“Not to oppose error is to approve it, and not to defend the truth is to suppress it” – Pope St. Felix III

  • Andrew Young

    CTS have just published 30,000 ‘Simple Catholic Prayer Books’ for members of the Armed Forces which have been very graciously paid for by the Knights of St Columba. This extraordinary gesture by the Knights, in concert with CTS, has ensured that the old 1970′s blue vinyl covered ‘Simple Prayer Book’ can now be replaced throughout the Military Ordinariate in all of our Naval Stations, Regiments, RAF Stations and Marine units. Thank you to CTS for producing such an attractive and much welcomed prayer book for the Armed Forces of the 21st century.

  • william oddie

    You have just said it. A heresy is (OED) ” a belief or opinion contrary to orthodox religious doctrine”. That fact that you didn’t use the word doesn’t mean you didn’t make the accusation. You have just done it again.

  • $27740841

    Sorry to interrupt, but below is a link to a series of quotes in which Pope John Paul II puts forward the concept of ‘Universal Salvation’.
    To my knowledge, ‘Universal Salvation’ is not the teaching of the Church. Can you explain this Dr Oddie, or can anyone else for that matter?
    Sorry, but questions have been raised about Pope John Paul’s theology before, and elsewhere. Catholics have the right, even the duty to do this. Such questions are not even close to accusations of heresy, whether of material heresy or formal heresy.

  • $40858710

    If Mr. Oddie will forgive me… (Mr. Carter, my sympathies
    in this debate lie entirely with you. I lack the rhetorical clout to

    A certain cricketer seems to have beaten me by some hours to dig up some Catholic books. Mr. Davies writes an excellent, clear, lucid defence of Holy Tradition against the detestable Conciliar Changes, the evil Liturgical Movement and the insidious Modernism that inspired them.

    @ Mr. Carter – you are quite right. I am a very young man
    and was not born at the time of the deplorable Council but I continue to be gravely saddened at the subversion and destruction of everything in Britain – even in the bulwark of Holy Church – by Modernism and the Modern Age. The destruction of so much beauty and splendour and piety, the abandonment of Our Lady and the Saints. The Holy Sacrifice of the Mass is described as an ‘assembly’ or a ‘social meal’ where the Consecration is performed by, heaven help us, ‘the People of God’. Utter deplorable rubbish. A gang of detestable German and Belgian and French ticket inspector’s sons at the Council – Balthasar, Lubac, Rahner – dictated to the Princes of the Church.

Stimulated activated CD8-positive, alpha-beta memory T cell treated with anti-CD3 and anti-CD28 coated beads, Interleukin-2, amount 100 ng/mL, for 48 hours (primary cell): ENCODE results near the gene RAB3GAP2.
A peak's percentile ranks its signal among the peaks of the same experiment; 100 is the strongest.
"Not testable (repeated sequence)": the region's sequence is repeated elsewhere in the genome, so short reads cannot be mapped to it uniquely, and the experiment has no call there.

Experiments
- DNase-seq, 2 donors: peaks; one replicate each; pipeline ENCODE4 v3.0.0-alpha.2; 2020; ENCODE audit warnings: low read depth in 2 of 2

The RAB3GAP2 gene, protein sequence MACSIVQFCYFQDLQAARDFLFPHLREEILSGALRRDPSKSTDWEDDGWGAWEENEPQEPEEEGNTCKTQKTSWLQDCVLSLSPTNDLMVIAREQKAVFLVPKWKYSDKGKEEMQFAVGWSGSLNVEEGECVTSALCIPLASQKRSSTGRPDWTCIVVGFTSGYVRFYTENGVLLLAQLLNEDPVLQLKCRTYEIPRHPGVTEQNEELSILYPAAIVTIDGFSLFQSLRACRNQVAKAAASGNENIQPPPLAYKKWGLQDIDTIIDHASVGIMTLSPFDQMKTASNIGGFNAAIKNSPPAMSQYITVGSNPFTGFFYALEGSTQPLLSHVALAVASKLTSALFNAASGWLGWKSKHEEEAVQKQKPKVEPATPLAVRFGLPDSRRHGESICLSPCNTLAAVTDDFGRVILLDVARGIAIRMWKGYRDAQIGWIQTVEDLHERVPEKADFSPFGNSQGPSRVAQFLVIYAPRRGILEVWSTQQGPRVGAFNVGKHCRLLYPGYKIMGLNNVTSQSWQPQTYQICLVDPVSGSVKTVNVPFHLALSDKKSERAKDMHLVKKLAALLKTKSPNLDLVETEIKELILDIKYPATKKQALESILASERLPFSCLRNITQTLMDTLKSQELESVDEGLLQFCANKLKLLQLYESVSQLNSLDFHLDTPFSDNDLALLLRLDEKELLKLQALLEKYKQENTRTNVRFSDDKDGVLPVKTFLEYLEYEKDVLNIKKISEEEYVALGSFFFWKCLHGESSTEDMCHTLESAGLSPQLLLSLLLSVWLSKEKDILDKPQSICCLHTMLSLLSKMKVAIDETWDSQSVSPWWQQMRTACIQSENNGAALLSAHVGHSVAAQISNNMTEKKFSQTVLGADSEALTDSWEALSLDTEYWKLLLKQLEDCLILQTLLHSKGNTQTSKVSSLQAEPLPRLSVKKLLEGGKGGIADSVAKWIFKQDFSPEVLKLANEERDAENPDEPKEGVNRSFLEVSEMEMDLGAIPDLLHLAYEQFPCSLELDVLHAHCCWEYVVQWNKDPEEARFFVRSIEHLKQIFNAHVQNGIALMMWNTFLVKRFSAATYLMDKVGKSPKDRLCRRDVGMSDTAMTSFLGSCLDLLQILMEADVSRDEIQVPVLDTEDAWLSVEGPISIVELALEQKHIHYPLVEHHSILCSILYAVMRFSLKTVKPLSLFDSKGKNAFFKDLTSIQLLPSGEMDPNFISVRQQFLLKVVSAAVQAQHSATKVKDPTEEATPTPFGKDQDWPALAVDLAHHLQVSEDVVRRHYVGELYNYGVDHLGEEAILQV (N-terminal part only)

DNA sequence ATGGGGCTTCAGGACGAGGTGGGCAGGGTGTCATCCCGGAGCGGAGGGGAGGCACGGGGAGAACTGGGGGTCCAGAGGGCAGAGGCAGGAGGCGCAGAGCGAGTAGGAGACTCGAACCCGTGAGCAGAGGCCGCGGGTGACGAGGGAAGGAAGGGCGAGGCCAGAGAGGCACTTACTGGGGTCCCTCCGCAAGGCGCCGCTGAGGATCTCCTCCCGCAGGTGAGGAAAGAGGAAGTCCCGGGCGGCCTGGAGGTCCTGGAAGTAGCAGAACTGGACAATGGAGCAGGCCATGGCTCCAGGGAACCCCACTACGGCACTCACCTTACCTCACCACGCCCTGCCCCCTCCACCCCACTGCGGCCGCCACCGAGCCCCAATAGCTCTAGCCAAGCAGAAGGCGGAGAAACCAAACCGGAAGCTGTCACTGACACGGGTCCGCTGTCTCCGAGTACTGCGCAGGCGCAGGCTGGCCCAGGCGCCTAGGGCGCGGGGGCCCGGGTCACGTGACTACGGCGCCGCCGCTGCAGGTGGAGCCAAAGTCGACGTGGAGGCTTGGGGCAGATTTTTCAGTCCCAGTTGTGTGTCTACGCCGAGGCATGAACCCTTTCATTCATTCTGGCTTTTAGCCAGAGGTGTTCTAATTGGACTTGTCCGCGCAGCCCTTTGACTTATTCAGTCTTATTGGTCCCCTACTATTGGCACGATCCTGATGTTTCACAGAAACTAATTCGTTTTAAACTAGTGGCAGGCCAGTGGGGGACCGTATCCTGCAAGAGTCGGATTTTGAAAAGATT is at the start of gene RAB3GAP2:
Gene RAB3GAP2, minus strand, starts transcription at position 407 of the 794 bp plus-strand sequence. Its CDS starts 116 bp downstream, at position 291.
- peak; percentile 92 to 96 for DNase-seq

The changes are gravely lamentable and a bitter, bitter trial for us all. As Evelyn Waugh put it [ to the editor: please forgive and feel free to omit the expletive]:

    “the b—–ing up of the Church is a deep sorrow to me… We write letters to the paper. A fat lot of good that does.”

    John Pearson also described this:

    “Much water has flown under the Tiber’s bridges,” wrote Alec Guinness in his autobiography, “carrying away splendour and mystery from Rome, since the Pontificate of Pius XII.” Writing in the mid-eighties, Guinness lamented the “banality and vulgarity of the translations which have ousted the sonorous Latin and little Greek” from the liturgy and regretted that “[h]andshaking and embarrassed smiles or smirks have replaced the older
    courtesies.” Although dismayed by the nature of the liturgical changes, Guinness was sure that the Church would recover from such nonsense, “so long as the God who is worshipped is the God of all ages, past and to come, and not the Idol of Modernity, so venerated by some of our bishops, priests and mini-skirted nuns.”

    I can only assist at the Traditional Mass very rarely, as in
    the Scottish Highlands the Transalpine Redemptorists are two ferry trips away, the nearest chapel of the Fraternity of St. Peter is in Edinburgh and the chance of an Indult Mass is, I fear, pretty much negligible.

  • Benedict Carter

    Thanks Awkward. Your reply to Dr. Oddie says it for me.

    I wonder when the Catholic Herald and Dr. Oddie are going to investigate and report on the dissident group ACTA which seeks to overthrow Catholic moral teaching and introduce another version of “nu-Church”, this time a fully bottom-up Hans Kung proddie version? Benedictine and Franciscan religious are involved, as well as parish clergy and laity.